Uniquely Uncertain: The impact of COVID-19 on vaccine hesitancy

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This article is part of a series in which OECD experts and thought leaders — from around the world and all parts of society — address the COVID-19 crisis, discussing and developing solutions now and for the future. It aims to foster the fruitful exchange of expertise and perspectives across fields to help us rise to this critical challenge. Opinions expressed do not necessarily represent the views of the OECD.

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Vaccine hesitancy refers to people who are uncertain about vaccination, and they may delay or refuse some or all vaccines. They are not the “anti-vaxxers” who oppose vaccination and can be quite vocal about their opposition. Those who are vaccine hesitant are of most interest to public health authorities, as a potentially large group with the possibility to be persuaded to vaccinate.

COVID-19 presents a unique situation of mass vaccination during a pandemic, with new vaccines — some using novel technologies — likely to undergo emergency authorisation. Due to expected initial scarcity, guidance has been issued by the World Health Organization and government advisory groups for vaccine prioritisation. The targets are older adults, health and social care workers and those with comorbidities. Involving the public in this process of prioritisation may be crucial for buy-in and perceptions of fairness. For example, France is currently engaging in a citizen consultation via several advisory groups (le Conseil scientifique and le Comité analyse, recherche et expertise), to avoid the problems with vaccine uptake they faced with 2009 H1N1 pandemic.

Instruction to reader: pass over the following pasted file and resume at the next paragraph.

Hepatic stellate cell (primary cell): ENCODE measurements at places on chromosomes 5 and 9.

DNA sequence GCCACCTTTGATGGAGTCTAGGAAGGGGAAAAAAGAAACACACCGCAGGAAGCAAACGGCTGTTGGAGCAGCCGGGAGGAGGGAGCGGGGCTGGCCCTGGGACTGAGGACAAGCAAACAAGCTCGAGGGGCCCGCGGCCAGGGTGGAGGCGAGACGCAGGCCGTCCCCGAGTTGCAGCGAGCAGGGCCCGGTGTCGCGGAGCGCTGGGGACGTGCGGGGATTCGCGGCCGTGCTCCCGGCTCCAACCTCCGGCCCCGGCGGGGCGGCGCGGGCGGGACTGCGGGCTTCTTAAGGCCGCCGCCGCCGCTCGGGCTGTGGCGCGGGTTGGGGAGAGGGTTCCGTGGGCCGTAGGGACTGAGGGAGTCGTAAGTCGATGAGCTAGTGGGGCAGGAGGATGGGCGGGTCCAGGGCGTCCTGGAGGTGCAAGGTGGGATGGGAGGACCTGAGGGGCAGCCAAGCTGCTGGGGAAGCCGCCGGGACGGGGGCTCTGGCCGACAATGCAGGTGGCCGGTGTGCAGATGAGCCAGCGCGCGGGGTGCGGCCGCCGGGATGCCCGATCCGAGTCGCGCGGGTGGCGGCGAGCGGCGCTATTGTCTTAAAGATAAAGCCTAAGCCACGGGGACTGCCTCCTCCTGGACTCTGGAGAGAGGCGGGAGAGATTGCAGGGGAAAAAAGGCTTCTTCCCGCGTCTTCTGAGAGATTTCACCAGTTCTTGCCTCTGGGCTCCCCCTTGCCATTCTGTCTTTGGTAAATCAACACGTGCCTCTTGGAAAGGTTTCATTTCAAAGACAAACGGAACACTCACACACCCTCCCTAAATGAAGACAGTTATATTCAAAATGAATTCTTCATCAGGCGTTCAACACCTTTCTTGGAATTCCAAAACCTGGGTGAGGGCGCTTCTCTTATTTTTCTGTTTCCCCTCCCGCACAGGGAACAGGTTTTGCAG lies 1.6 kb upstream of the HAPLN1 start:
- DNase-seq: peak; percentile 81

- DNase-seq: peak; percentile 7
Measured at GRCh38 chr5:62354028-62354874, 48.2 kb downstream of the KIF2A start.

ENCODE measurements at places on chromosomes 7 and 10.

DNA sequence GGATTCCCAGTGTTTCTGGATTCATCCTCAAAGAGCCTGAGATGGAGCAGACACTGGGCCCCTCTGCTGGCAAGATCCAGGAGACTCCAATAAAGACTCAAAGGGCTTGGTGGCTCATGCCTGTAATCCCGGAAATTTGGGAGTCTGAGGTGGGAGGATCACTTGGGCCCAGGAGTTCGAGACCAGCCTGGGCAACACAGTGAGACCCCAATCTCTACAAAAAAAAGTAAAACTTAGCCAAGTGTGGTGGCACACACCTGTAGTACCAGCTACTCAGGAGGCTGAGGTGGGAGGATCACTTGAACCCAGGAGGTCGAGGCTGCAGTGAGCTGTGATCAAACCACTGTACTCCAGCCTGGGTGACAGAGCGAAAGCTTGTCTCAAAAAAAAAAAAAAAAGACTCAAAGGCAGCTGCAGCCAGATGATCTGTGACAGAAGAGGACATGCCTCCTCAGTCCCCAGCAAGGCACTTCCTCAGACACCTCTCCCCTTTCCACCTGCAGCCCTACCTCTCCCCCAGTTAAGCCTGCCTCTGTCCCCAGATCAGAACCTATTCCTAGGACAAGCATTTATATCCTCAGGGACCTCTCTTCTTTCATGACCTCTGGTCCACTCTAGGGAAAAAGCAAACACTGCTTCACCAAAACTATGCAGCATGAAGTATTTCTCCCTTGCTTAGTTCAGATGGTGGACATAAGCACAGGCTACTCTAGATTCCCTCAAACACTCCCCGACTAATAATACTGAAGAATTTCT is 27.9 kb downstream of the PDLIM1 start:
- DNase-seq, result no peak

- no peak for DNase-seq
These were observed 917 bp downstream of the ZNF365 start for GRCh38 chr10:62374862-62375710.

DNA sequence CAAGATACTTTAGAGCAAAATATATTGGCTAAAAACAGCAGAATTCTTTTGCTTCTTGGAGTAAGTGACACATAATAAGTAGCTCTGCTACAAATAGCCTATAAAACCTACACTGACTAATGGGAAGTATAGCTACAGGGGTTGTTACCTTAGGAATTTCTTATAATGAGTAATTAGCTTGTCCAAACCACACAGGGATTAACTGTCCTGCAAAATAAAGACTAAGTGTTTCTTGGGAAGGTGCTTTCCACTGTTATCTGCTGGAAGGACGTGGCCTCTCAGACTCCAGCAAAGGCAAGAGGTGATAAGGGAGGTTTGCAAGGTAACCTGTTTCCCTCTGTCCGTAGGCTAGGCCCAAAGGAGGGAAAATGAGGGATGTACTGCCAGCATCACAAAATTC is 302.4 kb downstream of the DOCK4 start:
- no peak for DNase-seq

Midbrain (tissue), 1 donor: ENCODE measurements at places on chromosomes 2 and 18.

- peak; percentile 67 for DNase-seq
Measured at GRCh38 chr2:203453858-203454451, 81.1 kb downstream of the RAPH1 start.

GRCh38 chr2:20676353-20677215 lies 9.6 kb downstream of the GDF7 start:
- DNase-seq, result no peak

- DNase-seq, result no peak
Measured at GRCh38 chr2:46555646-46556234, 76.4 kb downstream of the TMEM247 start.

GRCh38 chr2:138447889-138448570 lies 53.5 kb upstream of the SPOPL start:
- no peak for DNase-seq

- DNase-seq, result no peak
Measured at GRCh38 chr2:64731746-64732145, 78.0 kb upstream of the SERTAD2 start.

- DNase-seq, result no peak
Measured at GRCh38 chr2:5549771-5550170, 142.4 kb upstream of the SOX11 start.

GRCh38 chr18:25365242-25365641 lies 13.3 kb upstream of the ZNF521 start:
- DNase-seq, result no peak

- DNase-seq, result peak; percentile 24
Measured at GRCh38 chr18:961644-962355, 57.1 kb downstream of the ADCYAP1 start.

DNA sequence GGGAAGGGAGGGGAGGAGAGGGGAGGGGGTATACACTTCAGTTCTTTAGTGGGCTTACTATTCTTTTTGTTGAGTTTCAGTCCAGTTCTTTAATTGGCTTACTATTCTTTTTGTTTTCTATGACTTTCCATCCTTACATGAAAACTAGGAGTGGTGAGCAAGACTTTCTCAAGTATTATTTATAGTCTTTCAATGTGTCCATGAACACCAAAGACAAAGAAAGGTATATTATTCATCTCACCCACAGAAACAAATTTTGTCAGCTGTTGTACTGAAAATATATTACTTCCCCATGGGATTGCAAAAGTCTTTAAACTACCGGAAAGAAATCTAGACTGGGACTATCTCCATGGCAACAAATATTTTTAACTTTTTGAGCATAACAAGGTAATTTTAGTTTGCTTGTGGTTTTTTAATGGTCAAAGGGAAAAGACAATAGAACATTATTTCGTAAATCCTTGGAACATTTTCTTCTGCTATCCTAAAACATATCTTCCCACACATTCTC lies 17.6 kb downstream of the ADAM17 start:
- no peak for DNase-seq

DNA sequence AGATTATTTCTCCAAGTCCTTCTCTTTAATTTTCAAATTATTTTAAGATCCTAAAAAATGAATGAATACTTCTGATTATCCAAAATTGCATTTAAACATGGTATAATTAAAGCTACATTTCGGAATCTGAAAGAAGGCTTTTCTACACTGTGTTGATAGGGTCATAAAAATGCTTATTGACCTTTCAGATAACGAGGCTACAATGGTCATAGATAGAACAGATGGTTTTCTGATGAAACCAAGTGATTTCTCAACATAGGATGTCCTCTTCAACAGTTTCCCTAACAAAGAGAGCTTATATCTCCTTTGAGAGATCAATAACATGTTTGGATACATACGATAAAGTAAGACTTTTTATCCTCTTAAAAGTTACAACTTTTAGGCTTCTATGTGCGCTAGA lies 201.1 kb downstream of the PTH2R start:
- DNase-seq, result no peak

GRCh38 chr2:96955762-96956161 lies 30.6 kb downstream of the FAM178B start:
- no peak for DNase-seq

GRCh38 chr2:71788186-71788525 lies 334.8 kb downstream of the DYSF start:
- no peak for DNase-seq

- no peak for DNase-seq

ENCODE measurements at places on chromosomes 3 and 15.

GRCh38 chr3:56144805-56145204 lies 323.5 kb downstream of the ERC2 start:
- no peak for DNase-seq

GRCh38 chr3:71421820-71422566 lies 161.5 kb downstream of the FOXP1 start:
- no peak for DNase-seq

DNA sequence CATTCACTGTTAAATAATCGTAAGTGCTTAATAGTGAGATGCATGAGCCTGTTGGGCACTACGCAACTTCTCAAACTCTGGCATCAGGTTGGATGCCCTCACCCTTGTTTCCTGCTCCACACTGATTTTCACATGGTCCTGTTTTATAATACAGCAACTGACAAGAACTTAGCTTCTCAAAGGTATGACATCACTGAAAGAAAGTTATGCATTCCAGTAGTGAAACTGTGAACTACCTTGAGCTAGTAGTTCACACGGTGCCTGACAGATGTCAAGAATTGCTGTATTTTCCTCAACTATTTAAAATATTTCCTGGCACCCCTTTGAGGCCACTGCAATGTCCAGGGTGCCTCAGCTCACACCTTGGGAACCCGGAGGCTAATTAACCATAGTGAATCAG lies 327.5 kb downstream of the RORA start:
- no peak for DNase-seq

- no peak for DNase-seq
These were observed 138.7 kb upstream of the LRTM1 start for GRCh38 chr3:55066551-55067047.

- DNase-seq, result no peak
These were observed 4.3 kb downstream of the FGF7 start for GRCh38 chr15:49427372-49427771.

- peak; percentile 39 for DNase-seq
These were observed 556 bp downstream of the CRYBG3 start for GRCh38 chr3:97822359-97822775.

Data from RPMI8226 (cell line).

We can also learn from previous vaccine campaigns, where certain sections of the population have been the focus for influenza, shingles and pneumococcal vaccinations. While uptake based on influenza vaccination by older adults in some countries looks promising, those in older groups have also tended to be more supportive in polling. The at-risk groups are more problematic to vaccinate, and may need more tailored messaging and help with access. For the COVID-19 vaccines deployed, while there may be a high demand on one hand by people who want to be protected and return to normality, low vaccine uptake is still a threat.

Also on the Forum Network: Novel Virus, Novel Vaccine: Communicating clearly and honestly around a COVID-19 vaccine by Sandra Kanthal, Producer of How to Vaccinate the World, BBC Radio 4, BBC Radio 4

Indications are that people may be hesitant because of the newness of the vaccine; the technologies used; and speed of development that has caused concerns about side effects, including in the long term. There is also misinformation and disinformation circulating about mRNA vaccines being able to change DNA, and about bad intentions of governments, pharmaceutical companies and international organisations. One popular conspiracy theory argues that Bill Gates intends to microchip and control people with a vaccine.

While it is important to remove such false information online, proactive messaging is also needed in order to counter alternative views and fill information voids. Where people have legitimate questions and concerns, these should be answered. The content should include the process of vaccine development, how vaccines are tested for safety and effectiveness, how ongoing monitoring occurs and how deployment will happen fairly. Such messaging should start early to engage with communities and understand their views.

Where people have legitimate questions and concerns, these should be answered.

Health professionals and scientists tend to be more highly trusted than governments and pharmaceutical companies, so it should be these groups — along with community and religious leaders and media personalities — that deliver messages. The role of respected public institutions, such as universities and research institutes, and the integrity of regulatory bodies should be highlighted.